Mendel Levertov and Rabbi Ovadia Goldman, spiritual leader of Chabad Community Center for Jewish Life and Learning, celebrate the first night of Hanukkah during "Scissortail Lights" on Sunday in downtown Oklahoma City.

What a difference a year makes, both the rabbi and Oklahoma City Mayor David Holt said Sunday.

"This, this is a beautiful moment for our city to want to come together for a public celebration of Hanukkah," Goldman said.

Holt reminded the crowd that not only was the afternoon dark and the weather extremely cold during last year's Hanukkah event, but COVID-19 was a particular concern because cases of the virus had increased significantly in Oklahoma City at that time.

He said he understood the jubilation expressed by the rabbi and event emcee Larry Davis over Sunday's crowd-friendly weather and the subsequent turnout.

"I think we all kind of feel that way tonight," Holt said.

"We really truly believe that the worst is behind us now and I don't know about you, but it feels like the sun is not setting but rising in Oklahoma City. Oklahoma City has so much going for it and tonight was just one example."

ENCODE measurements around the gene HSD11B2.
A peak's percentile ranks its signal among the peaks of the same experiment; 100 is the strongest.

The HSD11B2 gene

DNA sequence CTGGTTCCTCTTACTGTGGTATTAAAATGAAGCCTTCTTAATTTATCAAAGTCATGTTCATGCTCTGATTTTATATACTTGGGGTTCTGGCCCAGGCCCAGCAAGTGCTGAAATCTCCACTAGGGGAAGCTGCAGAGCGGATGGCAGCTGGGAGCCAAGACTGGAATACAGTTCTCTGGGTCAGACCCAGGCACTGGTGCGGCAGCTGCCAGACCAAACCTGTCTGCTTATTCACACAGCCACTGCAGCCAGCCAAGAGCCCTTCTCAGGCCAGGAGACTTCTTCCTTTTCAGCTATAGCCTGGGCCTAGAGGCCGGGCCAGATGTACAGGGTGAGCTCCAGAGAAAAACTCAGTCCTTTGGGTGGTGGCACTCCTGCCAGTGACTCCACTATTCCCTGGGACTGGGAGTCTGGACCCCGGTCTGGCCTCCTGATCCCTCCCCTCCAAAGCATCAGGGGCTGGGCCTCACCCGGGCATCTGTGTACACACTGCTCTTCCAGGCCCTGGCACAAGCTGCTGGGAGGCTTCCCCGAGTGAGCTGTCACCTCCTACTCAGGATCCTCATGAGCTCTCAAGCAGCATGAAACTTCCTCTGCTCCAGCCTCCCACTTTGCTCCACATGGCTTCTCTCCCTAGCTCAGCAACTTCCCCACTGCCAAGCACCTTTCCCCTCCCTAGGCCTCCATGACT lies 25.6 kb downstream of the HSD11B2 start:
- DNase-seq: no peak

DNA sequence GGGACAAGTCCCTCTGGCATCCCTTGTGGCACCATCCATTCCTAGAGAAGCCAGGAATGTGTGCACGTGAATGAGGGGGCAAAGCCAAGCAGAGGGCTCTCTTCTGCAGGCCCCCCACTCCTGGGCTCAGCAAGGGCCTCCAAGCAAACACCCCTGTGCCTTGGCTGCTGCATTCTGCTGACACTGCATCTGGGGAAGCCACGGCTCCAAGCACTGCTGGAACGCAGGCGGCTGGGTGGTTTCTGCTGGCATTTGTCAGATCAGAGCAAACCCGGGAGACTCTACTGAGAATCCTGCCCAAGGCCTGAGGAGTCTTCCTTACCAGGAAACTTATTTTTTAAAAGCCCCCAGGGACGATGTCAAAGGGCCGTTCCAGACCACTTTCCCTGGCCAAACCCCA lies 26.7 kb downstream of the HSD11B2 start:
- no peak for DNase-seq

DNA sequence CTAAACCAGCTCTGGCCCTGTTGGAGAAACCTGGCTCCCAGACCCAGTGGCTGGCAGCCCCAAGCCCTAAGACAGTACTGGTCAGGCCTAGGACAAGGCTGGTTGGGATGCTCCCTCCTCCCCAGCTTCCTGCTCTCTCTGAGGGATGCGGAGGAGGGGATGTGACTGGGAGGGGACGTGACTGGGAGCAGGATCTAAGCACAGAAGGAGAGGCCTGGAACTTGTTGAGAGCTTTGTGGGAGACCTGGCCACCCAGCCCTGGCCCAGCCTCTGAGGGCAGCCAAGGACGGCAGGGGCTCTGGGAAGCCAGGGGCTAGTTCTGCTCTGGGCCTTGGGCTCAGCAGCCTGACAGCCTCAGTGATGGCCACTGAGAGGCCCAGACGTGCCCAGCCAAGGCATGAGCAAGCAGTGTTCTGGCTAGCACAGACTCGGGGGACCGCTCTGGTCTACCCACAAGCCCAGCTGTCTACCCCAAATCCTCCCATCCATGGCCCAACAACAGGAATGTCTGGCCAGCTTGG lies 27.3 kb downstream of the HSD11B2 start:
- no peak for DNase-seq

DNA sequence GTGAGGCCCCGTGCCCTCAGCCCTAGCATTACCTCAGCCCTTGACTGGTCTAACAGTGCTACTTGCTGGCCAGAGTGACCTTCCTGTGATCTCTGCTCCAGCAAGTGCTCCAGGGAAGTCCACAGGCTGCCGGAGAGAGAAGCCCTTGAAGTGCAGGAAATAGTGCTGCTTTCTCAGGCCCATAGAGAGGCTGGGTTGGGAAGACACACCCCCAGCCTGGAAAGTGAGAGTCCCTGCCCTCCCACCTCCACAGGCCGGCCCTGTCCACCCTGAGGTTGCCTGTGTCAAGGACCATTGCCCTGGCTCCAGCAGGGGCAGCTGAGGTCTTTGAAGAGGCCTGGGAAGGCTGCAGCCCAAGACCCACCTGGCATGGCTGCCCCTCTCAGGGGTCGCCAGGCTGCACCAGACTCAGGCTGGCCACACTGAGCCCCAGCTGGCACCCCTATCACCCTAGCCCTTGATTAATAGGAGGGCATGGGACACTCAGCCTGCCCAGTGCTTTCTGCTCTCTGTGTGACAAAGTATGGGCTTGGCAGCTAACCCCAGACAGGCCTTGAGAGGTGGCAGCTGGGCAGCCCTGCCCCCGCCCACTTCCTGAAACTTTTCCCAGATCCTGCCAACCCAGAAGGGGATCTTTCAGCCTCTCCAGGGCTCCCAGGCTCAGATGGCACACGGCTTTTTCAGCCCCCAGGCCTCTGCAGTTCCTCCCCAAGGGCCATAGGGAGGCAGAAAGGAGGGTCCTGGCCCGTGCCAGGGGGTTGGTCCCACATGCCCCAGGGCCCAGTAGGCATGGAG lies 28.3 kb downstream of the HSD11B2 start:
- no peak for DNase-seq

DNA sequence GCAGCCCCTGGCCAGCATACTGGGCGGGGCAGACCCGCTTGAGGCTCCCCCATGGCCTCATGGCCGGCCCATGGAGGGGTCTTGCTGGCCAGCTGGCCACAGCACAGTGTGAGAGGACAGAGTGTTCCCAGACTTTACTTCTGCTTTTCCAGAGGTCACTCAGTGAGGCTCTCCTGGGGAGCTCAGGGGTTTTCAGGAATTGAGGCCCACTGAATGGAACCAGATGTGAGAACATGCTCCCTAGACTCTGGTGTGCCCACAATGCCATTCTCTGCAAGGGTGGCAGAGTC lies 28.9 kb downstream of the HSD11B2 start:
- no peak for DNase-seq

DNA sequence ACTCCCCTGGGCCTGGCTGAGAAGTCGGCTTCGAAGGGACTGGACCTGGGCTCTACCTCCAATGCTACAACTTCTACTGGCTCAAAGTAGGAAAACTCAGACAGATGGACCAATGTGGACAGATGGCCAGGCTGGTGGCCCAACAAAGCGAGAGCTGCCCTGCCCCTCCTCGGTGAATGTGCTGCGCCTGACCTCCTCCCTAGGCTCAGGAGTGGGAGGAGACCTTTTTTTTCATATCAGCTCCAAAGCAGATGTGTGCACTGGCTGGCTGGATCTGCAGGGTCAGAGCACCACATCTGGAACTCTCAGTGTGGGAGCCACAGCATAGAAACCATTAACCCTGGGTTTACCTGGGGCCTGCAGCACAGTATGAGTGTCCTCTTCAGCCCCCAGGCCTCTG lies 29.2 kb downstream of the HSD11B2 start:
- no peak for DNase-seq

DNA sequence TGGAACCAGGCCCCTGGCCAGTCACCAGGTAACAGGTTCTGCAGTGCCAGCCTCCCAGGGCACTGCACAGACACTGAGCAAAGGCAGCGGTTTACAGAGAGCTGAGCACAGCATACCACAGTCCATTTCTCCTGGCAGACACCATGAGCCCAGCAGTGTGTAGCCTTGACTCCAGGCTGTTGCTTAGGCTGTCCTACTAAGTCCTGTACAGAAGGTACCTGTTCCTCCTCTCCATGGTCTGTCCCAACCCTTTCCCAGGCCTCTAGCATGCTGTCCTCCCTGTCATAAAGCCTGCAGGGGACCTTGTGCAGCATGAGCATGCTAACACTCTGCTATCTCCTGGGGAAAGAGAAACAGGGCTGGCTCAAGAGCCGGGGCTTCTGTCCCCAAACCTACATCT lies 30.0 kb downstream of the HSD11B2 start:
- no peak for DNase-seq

Hanukkah 2021: When it is and what to know (no, it's not the 'Jewish Christmas')

People line up to get a taste of Hanukkah treats like latkes during "Scissortail Lights," a community Hanukkah celebration at Scissortail Park's Love's Travel Stops Stage and Great Lawn in downtown Oklahoma City.
People line up to get a taste of Hanukkah treats like latkes during "Scissortail Lights," a community Hanukkah celebration at Scissortail Park's Love's Travel Stops Stage and Great Lawn in downtown Oklahoma City.

Light over darkness